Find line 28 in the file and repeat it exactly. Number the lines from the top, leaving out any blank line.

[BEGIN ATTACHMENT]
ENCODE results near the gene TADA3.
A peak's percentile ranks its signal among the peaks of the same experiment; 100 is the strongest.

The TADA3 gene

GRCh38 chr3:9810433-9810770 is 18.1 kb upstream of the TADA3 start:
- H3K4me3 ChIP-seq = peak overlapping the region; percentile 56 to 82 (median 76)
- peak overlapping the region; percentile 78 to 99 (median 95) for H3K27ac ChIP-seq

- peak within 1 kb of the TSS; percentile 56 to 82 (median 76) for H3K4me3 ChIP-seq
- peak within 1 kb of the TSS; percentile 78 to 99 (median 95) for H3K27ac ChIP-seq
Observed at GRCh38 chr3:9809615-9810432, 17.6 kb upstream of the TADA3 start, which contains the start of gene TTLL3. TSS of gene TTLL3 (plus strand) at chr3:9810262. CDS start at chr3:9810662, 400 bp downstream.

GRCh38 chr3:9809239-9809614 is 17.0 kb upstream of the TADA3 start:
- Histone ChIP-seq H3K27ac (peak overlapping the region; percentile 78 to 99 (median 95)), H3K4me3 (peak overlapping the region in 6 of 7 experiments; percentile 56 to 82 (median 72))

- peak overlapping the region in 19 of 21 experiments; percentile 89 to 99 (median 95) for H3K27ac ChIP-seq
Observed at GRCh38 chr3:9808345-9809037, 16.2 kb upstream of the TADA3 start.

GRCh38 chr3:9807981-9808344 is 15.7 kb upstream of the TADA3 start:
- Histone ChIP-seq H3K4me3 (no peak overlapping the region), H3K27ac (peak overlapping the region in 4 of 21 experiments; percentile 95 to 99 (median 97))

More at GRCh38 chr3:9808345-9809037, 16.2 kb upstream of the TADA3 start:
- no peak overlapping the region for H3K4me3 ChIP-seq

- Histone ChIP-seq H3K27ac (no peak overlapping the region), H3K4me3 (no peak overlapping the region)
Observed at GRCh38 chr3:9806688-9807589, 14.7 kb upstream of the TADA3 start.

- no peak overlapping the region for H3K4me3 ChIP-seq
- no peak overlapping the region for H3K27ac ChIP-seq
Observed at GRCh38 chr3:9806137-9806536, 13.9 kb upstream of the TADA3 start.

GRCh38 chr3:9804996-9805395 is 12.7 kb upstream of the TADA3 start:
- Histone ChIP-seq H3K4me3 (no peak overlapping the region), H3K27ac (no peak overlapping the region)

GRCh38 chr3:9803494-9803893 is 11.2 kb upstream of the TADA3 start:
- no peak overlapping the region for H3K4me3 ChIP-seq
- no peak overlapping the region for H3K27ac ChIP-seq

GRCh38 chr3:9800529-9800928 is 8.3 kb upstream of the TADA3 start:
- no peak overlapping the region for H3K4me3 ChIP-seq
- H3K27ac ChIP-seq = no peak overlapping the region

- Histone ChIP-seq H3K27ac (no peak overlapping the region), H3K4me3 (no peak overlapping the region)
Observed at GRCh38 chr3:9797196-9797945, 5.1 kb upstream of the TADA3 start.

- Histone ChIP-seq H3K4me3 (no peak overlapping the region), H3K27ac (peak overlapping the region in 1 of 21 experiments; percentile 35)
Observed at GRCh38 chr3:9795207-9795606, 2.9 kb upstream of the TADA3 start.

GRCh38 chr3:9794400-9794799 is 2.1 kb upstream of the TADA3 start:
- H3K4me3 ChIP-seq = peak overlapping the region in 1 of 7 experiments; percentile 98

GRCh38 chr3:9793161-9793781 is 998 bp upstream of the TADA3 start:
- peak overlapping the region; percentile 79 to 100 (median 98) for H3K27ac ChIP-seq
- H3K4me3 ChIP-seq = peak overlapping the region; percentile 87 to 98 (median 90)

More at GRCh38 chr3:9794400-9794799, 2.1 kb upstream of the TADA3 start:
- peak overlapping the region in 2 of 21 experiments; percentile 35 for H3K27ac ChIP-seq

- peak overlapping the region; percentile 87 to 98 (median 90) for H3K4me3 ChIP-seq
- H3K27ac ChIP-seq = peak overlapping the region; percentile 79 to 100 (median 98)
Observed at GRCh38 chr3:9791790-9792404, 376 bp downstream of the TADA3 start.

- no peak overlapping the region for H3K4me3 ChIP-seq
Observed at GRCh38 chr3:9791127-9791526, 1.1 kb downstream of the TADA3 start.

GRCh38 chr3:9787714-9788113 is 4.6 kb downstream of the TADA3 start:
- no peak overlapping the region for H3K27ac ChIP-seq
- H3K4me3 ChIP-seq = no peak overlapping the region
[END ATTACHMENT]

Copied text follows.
GRCh38 chr3:9800529-9800928 is 8.3 kb upstream of the TADA3 start: